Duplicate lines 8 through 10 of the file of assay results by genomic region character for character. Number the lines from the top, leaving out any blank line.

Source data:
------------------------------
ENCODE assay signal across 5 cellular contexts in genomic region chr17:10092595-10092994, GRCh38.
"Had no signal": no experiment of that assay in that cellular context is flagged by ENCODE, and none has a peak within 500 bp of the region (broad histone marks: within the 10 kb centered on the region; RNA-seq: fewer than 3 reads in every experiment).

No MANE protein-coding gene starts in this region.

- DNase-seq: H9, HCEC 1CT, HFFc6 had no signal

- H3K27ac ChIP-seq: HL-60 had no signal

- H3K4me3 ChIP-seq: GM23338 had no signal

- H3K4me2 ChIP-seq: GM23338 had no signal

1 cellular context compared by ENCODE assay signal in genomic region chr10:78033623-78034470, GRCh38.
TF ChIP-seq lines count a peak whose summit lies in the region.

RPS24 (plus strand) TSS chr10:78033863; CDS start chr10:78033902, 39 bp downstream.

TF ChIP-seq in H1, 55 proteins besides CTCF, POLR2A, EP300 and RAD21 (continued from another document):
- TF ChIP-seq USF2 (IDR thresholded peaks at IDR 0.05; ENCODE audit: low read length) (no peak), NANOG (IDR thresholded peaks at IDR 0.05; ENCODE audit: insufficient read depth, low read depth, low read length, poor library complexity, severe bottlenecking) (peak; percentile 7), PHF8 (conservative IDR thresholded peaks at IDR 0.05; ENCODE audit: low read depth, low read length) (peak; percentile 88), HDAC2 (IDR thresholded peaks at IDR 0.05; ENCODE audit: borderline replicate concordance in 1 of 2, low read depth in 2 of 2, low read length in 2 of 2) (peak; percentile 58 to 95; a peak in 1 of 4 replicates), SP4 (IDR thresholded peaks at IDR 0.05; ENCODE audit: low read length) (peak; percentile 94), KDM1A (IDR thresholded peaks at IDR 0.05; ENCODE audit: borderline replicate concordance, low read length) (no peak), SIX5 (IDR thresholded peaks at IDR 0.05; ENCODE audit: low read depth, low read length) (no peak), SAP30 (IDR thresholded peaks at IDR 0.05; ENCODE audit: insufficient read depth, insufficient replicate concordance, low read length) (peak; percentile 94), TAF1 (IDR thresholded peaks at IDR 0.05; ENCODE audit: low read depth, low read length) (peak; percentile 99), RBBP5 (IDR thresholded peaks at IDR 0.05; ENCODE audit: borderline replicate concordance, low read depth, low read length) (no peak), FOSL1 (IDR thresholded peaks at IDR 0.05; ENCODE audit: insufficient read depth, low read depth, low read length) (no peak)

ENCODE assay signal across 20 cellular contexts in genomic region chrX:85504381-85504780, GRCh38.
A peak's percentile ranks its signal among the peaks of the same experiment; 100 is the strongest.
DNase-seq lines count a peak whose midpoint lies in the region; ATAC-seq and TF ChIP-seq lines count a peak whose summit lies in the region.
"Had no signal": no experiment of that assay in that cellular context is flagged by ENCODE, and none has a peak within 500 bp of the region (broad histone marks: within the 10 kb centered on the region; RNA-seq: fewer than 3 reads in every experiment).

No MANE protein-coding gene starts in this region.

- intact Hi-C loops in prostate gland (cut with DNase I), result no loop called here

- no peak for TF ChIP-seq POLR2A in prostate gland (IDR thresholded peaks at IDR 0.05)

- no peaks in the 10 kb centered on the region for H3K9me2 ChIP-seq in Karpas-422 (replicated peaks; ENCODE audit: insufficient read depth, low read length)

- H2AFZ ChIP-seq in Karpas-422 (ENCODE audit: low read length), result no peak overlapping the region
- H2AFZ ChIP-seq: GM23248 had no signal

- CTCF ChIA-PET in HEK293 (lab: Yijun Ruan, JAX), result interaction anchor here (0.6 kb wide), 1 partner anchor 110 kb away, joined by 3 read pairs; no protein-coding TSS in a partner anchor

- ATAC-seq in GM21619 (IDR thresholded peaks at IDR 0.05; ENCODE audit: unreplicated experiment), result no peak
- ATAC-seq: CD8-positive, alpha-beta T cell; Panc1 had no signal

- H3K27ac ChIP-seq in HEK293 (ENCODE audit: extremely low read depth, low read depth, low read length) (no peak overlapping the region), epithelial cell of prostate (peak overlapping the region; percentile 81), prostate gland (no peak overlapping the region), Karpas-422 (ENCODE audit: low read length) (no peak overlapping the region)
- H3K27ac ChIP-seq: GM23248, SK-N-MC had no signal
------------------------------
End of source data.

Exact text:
1 cellular context compared by ENCODE assay signal in genomic region chr10:78033623-78034470, GRCh38.
TF ChIP-seq lines count a peak whose summit lies in the region.

RPS24 (plus strand) TSS chr10:78033863; CDS start chr10:78033902, 39 bp downstream.